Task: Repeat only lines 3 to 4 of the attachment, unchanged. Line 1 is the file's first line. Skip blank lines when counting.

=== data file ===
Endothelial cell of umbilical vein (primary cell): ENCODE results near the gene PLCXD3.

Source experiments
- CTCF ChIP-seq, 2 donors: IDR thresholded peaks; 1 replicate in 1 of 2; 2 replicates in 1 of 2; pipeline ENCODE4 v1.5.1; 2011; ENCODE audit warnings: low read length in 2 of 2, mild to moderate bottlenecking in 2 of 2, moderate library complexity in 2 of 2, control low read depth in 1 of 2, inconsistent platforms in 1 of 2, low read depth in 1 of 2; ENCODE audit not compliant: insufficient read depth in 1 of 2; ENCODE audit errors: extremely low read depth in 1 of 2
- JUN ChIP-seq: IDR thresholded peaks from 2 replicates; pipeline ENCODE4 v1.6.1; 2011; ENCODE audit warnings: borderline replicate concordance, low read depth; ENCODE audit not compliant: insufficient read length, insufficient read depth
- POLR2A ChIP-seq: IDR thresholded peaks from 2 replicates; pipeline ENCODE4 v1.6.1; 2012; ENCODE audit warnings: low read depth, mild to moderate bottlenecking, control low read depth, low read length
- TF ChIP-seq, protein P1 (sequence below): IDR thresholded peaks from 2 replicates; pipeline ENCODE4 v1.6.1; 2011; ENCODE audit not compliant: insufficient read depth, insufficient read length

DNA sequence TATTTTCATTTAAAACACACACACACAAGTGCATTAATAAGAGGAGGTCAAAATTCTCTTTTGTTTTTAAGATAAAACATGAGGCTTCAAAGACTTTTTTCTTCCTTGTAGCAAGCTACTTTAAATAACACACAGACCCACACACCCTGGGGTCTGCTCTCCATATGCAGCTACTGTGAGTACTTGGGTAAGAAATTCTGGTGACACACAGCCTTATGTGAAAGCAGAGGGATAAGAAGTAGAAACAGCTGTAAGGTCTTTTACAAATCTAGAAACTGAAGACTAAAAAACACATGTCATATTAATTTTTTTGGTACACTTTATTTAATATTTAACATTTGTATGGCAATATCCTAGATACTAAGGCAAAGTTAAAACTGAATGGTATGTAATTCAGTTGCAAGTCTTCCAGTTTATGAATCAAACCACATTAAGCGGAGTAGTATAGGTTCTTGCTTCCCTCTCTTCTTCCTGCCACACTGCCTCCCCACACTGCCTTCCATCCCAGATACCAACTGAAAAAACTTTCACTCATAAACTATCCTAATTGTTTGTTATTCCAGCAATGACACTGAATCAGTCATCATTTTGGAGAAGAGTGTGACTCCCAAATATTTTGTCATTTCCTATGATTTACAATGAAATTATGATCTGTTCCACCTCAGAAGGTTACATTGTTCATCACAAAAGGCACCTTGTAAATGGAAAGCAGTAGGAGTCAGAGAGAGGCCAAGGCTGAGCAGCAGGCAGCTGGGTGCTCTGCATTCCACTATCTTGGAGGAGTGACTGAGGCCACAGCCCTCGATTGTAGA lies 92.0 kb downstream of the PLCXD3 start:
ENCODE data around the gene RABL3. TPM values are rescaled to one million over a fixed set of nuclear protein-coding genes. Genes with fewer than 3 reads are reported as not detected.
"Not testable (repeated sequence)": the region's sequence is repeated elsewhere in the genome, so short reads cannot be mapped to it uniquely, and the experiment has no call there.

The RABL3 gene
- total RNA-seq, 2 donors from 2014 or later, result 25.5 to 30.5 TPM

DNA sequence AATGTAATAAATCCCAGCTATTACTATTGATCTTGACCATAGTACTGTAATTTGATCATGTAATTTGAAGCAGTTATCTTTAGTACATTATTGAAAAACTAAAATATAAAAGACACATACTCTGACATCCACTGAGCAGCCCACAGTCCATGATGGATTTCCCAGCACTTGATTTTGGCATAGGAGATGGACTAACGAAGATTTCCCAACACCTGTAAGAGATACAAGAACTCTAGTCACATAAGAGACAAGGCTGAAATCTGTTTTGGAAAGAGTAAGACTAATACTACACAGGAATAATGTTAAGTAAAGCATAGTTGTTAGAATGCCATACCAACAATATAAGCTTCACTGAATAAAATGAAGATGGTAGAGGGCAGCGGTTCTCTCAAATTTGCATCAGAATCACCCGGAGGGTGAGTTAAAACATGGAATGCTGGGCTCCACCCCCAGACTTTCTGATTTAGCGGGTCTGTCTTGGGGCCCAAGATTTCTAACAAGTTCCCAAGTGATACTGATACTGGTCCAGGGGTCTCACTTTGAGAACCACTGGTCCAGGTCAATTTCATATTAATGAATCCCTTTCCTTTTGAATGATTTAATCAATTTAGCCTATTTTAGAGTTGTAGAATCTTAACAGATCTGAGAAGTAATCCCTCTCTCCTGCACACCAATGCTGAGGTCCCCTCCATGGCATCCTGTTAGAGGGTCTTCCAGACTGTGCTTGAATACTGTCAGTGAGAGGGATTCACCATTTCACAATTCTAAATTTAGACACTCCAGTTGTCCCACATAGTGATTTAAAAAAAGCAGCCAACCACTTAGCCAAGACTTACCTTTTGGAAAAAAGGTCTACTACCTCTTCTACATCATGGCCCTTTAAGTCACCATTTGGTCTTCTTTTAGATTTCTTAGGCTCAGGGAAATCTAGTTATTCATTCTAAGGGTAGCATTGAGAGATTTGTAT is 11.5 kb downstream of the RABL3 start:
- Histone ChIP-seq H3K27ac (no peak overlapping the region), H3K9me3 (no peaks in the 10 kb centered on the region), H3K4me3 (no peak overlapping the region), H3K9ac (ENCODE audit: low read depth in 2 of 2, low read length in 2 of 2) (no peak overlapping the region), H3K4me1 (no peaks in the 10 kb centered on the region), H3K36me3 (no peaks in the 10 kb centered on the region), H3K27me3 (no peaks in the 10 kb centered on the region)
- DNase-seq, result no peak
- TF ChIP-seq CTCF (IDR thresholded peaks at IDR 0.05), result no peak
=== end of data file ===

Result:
- CTCF ChIP-seq, 2 donors: IDR thresholded peaks; 1 replicate in 1 of 2; 2 replicates in 1 of 2; pipeline ENCODE4 v1.5.1; 2011; ENCODE audit warnings: low read length in 2 of 2, mild to moderate bottlenecking in 2 of 2, moderate library complexity in 2 of 2, control low read depth in 1 of 2, inconsistent platforms in 1 of 2, low read depth in 1 of 2; ENCODE audit not compliant: insufficient read depth in 1 of 2; ENCODE audit errors: extremely low read depth in 1 of 2
- JUN ChIP-seq: IDR thresholded peaks from 2 replicates; pipeline ENCODE4 v1.6.1; 2011; ENCODE audit warnings: borderline replicate concordance, low read depth; ENCODE audit not compliant: insufficient read length, insufficient read depth